What was the average wage in 1843, in the UK? The date is random, but the question is an important one for family history and social history research. Knowing what people earned in the past is the best way to understand what money was worth. And that helps us make sense of things like wills and legacies.
The totally random date of December 16, 1843 (it was a Saturday) was a surprisingly interesting one for readers of the Carlisle Patriot.
There was the account of an thirsty elephant in Whitby (part of a visiting menagerie) that had drunk a thirty gallon cask of porter in the brewery where it had been housed during its stay. It then emptied a bin of beans, and when found next morning, was investigating a cask of stout. Word spread of its adventure, proving a great crowd-puller for the menagerie in the evening.
On the same page, it was reported that a farmer in Illinois had scattered seed steeped in alcohol on his land. The crows attracted by the seed became drunk. Those that escaped being killed by ‘boys’ flapped their drunken way to adjoining woods. And never bothered the farmer again. The story says this isn’t surprising, as crows warn each other of danger.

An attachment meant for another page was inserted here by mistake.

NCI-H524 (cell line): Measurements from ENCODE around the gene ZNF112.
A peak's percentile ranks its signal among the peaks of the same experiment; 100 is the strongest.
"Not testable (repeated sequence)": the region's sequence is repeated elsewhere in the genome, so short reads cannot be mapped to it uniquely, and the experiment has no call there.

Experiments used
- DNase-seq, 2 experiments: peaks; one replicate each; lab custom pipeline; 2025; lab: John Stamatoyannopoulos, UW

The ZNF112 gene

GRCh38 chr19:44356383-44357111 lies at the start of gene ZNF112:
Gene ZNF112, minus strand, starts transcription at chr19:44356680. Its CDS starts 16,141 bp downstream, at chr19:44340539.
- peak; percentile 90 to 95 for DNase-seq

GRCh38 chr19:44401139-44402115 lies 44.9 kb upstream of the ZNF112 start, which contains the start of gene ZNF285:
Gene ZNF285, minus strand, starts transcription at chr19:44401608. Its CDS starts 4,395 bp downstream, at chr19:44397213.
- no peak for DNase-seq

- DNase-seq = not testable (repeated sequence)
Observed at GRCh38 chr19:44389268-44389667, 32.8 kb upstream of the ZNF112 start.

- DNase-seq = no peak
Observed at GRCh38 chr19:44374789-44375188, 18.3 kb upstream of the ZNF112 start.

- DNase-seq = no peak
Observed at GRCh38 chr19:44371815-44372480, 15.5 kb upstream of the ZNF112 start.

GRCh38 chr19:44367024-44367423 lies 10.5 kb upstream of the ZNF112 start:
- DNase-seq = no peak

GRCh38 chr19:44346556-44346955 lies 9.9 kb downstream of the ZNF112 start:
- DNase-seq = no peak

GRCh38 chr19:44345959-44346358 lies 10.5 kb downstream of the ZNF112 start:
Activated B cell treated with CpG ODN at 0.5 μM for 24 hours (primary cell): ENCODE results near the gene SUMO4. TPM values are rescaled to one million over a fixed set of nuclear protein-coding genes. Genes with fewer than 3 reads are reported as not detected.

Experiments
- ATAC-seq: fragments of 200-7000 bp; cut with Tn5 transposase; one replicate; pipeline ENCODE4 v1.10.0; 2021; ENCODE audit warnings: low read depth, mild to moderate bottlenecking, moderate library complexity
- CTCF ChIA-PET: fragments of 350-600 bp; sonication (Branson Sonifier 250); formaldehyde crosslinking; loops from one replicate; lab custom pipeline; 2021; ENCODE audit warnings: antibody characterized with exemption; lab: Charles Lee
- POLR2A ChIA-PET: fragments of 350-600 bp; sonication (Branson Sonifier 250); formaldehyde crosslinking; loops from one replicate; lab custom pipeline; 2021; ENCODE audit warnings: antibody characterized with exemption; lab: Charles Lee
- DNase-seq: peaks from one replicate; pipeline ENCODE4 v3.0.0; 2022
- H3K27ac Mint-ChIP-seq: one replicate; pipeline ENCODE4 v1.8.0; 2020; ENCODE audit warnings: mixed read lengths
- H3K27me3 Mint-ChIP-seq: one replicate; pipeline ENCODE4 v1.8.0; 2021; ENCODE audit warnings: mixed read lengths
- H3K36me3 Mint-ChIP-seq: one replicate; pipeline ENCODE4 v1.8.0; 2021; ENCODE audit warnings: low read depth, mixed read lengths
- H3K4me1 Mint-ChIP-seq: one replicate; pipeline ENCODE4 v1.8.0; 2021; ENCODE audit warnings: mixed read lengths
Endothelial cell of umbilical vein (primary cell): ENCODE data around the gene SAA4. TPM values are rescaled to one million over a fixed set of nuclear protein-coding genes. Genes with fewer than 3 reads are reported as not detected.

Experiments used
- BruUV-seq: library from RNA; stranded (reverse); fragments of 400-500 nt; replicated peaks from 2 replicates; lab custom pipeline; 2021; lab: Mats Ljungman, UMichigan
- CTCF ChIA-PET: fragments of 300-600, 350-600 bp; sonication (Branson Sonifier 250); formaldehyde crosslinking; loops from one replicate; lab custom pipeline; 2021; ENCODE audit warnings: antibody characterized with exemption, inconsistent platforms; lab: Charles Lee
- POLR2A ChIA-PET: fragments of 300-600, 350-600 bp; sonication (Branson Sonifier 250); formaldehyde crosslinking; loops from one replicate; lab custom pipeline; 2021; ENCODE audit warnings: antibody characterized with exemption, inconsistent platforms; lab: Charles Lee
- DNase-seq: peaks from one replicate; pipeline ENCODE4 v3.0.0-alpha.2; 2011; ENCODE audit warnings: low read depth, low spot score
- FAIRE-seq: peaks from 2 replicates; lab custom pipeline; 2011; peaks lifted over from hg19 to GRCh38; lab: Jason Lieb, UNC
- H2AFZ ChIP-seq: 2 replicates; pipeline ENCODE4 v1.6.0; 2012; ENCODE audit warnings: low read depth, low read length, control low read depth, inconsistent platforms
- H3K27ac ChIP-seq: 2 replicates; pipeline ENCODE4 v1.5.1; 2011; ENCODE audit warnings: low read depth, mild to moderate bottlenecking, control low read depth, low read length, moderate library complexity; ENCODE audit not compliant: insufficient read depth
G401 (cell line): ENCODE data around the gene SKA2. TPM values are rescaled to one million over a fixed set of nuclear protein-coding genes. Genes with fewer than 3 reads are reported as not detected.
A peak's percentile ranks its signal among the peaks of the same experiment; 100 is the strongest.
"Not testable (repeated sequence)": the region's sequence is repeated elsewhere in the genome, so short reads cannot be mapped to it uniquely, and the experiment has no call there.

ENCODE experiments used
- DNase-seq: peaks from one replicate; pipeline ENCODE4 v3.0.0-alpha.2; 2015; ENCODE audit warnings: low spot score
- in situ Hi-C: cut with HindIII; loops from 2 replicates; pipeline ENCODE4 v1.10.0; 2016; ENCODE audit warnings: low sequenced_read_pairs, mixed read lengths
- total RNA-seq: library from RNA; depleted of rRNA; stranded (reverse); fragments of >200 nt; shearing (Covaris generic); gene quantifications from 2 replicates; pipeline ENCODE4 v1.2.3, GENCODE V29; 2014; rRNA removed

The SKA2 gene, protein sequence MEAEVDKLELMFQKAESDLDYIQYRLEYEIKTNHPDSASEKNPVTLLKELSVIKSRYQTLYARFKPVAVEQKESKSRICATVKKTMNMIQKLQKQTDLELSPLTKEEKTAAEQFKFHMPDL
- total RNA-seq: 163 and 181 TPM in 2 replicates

For sure, they are intelligent birds and wouldn’t have wished to repeat the experience.
But what of the average wage?
The Patriot reports that while employment in Carlisle is full, its people are suffering from ‘an excess of malignant fever’ brought about by ‘an inability to procure nourishing food’.
The paper gives details of 12 skilled workmen (hand-loom weaving), to illustrate how workers were being paid a pittance.
Their clear wages for four weeks, after deductions, range from £1 5s 9d down to just 12 shillings and one penny.
Working on average 15 and half hours a day, it meant the average wage (take-home pay, after deductions) was five shillings a week.
Sadly, it doesn’t give prices of food/rent etc, to illustrate what five shillings a week bought in 1843. But the references to it being a pittance, and to people in full-time work being unable to afford nourishing food, probably tells us enough.
We can see elsewhere that five shillings would have been just enough to pay for a 13-line advert in the paper. The paper itself sold for four pence ha’penny. That must have been about half a day’s wages for the hard-working weavers.
- You can read more about occupations and wages in the 1840s in this post.